For IMMEDIATE RELEASE: Surprise #NoDAPL Protest inside of DAPL-Funding Wells Fargo
Seattle, WA: 30+ people from the climate action group 350 Seattle disrupted business at Wells Fargo in Seattle today to protest the company’s funding of the Dakota Access Pipeline (DAPL). Singing as they entered, the activists unfurled banners that had been hidden in yoga mats, such as “Wells Fargo: Divest Now, Not in our Name, Not with our Money”, “Defund Dakota Access Pipeline, #NoDAPL”, and “Dump Wells Fargo: Use Credit Unions”. When the singing stopped, they read this demand letter, addressing Timothy Sloane, the new (post-scandal) Wells Fargo CEO, as well as the whole board. “If you want not only a stable world for your children and theirs, but also a stable bottom line for Wells Fargo,” part of the letter read, “new fossil fuel infrastructure is both immoral and deeply misguided.” A livestream is here.
The protest is part of a national month of action in solidarity with the Standing Rock Sioux and tribes from across the continent standing with them in opposition to the proposed pipeline, and was done in conjunction with an action outside of the same Wells Fargo, scheduled for 2pm this afternoon, which is expected to attract at least a hundred people. The Standing Rock tribe has vigorously opposed DAPL since last January. When construction began in August, a call went out for support: thousands of people, including representatives from hundreds of tribal nations, have travelled to the encampment in Cannonball, North Dakota.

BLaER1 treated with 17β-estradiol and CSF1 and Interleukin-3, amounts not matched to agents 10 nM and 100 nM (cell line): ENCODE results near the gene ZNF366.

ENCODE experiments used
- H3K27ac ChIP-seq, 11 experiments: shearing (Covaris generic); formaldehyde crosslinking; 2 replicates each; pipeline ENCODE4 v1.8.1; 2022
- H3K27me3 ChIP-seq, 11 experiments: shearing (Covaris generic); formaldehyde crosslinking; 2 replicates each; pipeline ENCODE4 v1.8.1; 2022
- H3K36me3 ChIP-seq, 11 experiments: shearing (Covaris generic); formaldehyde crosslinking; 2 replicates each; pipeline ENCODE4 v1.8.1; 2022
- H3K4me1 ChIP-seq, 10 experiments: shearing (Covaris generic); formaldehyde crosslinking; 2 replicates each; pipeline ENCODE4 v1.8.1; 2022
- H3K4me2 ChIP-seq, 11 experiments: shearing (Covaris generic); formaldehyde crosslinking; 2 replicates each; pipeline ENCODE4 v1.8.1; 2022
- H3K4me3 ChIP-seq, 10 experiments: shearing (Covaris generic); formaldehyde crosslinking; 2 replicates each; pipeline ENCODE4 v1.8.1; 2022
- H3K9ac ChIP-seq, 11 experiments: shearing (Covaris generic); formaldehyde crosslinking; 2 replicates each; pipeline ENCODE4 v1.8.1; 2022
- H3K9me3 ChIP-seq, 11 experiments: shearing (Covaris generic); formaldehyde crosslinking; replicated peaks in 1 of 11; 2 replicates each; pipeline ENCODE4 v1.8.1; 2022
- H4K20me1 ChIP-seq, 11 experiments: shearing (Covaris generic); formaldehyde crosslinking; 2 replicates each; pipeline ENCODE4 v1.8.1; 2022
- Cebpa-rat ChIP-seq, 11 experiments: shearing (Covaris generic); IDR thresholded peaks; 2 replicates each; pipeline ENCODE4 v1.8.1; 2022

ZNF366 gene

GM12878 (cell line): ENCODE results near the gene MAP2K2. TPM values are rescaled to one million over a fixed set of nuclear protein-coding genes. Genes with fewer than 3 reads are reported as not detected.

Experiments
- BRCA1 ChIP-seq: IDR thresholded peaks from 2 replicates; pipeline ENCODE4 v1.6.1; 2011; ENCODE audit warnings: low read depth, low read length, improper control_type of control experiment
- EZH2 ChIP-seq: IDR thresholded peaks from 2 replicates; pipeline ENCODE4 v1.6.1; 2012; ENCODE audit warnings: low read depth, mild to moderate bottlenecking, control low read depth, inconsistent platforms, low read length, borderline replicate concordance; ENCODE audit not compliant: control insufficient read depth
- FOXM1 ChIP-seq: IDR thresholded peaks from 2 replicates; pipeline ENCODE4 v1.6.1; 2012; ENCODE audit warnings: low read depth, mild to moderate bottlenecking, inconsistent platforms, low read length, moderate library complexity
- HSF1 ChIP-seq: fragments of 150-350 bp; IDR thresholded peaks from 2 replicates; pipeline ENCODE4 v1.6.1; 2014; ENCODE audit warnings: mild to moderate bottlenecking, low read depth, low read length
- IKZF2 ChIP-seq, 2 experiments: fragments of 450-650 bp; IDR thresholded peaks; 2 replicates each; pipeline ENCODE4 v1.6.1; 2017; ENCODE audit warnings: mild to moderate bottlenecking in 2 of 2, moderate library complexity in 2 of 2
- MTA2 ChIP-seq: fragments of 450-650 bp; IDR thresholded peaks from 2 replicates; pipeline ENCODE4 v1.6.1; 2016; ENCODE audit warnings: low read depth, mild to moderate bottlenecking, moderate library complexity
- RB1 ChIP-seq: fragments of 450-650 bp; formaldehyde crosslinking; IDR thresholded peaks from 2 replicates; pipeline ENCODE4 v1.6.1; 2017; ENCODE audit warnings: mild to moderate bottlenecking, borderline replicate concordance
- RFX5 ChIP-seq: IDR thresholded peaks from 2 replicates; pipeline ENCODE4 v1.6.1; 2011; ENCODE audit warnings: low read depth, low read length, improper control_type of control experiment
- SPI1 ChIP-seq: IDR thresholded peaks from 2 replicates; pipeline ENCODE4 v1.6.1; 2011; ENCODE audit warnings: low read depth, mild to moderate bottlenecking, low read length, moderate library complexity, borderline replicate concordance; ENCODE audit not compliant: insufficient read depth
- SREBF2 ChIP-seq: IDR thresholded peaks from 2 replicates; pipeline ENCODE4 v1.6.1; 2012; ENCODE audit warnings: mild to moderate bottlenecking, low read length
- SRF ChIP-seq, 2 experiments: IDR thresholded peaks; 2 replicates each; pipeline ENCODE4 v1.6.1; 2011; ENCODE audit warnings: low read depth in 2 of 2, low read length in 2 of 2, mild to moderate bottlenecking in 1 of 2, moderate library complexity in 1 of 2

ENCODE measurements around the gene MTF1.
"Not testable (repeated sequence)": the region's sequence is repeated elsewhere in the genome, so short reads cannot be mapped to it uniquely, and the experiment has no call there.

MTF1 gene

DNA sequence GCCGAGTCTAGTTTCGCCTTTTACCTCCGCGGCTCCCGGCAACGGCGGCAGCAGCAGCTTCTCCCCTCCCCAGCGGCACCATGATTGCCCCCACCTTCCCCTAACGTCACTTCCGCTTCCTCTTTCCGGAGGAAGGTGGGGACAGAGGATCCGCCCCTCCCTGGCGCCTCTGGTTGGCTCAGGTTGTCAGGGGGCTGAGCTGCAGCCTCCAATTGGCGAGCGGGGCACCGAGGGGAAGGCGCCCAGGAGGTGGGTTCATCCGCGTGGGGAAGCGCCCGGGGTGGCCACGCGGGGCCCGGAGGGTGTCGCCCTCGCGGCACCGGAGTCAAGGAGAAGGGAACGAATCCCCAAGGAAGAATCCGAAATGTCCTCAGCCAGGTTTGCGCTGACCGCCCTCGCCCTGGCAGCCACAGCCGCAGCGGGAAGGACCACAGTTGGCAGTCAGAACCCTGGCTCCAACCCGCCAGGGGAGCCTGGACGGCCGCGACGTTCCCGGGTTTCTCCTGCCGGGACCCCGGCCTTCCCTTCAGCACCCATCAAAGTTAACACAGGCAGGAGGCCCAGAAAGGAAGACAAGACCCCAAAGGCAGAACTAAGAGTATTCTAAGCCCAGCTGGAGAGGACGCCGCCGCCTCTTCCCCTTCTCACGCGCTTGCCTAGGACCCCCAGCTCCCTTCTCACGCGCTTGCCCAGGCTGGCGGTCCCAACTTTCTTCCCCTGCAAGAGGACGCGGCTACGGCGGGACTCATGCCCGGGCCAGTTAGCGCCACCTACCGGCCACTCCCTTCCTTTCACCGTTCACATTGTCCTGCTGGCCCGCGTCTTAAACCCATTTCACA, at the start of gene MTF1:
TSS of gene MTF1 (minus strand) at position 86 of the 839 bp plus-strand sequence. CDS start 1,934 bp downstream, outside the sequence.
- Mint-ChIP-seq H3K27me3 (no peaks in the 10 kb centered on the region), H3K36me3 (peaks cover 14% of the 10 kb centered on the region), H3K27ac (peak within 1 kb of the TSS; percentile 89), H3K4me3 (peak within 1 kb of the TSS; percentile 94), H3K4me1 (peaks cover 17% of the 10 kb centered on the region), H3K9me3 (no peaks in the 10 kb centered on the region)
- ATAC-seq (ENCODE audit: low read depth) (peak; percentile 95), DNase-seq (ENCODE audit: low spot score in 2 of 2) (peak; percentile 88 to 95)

The most immediate threat of the pipeline is to the water supply of Standing Rock, but the resolve of the Standing Rock Sioux and others goes beyond the issue of drinking water, and encompasses earth and climate protection more broadly. Two months ago, a delegation of representatives from many Northwest tribes–including the Lummi, the Yakama, the Swinomish, and the Tsleil Waututh–arrived at the encampment, and their speeches referenced their similar struggles, from the fight against the Cherry Point coal terminal to the fight against the Trans-Mountain pipeline in BC. “When we win, we’ll change the world” said Sundance Chief Rueben George of the Tsleil Waututh. “We have the spirit.”
The organizers of the protest have worked with local indigenous leaders all fall on solidarity actions and fundraisers. They say that this protest is a shot across the bow. “These catastrophic projects can’t continue, and as citizens of Planet Earth, we can’t allow banks to use our money to fund them, ” says organizer Barb Drake. “These are not normal times, and this is not normal business. We’re encouraging everyone to close their accounts at the funders of DAPL, and we’ll do the same for funders of other dirty energy projects, like tar sands development. The stakes are just too high.” Wells Fargo is one of the biggest funders of DAPL, they point out, and Norway’s biggest bank, as well as another Norwegian fund, have already started pulling funding from the project; they feel confident that U.S. financial institutions are not far behind.
both pics by John Duffy